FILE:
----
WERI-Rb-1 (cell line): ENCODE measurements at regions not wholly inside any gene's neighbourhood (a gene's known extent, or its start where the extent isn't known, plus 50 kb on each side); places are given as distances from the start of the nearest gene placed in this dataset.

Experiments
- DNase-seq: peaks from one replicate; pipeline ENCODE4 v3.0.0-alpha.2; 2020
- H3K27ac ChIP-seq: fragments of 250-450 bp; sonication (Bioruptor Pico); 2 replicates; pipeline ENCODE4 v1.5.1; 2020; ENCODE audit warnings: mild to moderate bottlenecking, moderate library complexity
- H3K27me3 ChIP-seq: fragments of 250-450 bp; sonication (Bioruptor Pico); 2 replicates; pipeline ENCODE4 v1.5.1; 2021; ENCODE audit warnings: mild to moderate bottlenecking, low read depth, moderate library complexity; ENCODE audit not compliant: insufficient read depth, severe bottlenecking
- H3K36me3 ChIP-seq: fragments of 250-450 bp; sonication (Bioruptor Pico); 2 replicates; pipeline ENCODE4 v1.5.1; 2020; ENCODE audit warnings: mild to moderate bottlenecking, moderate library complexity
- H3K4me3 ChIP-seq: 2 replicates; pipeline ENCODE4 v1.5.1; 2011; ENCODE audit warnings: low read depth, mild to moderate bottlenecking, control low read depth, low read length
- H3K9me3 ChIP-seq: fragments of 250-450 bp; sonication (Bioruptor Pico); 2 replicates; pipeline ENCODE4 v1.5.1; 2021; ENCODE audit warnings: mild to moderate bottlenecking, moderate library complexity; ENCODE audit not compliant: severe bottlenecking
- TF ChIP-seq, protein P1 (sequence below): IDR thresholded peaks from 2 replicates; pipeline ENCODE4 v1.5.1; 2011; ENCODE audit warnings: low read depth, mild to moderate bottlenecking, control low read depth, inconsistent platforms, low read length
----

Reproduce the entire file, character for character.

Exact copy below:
WERI-Rb-1 (cell line): ENCODE measurements at regions not wholly inside any gene's neighbourhood (a gene's known extent, or its start where the extent isn't known, plus 50 kb on each side); places are given as distances from the start of the nearest gene placed in this dataset.

Experiments
- DNase-seq: peaks from one replicate; pipeline ENCODE4 v3.0.0-alpha.2; 2020
- H3K27ac ChIP-seq: fragments of 250-450 bp; sonication (Bioruptor Pico); 2 replicates; pipeline ENCODE4 v1.5.1; 2020; ENCODE audit warnings: mild to moderate bottlenecking, moderate library complexity
- H3K27me3 ChIP-seq: fragments of 250-450 bp; sonication (Bioruptor Pico); 2 replicates; pipeline ENCODE4 v1.5.1; 2021; ENCODE audit warnings: mild to moderate bottlenecking, low read depth, moderate library complexity; ENCODE audit not compliant: insufficient read depth, severe bottlenecking
- H3K36me3 ChIP-seq: fragments of 250-450 bp; sonication (Bioruptor Pico); 2 replicates; pipeline ENCODE4 v1.5.1; 2020; ENCODE audit warnings: mild to moderate bottlenecking, moderate library complexity
- H3K4me3 ChIP-seq: 2 replicates; pipeline ENCODE4 v1.5.1; 2011; ENCODE audit warnings: low read depth, mild to moderate bottlenecking, control low read depth, low read length
- H3K9me3 ChIP-seq: fragments of 250-450 bp; sonication (Bioruptor Pico); 2 replicates; pipeline ENCODE4 v1.5.1; 2021; ENCODE audit warnings: mild to moderate bottlenecking, moderate library complexity; ENCODE audit not compliant: severe bottlenecking
- TF ChIP-seq, protein P1 (sequence below): IDR thresholded peaks from 2 replicates; pipeline ENCODE4 v1.5.1; 2011; ENCODE audit warnings: low read depth, mild to moderate bottlenecking, control low read depth, inconsistent platforms, low read length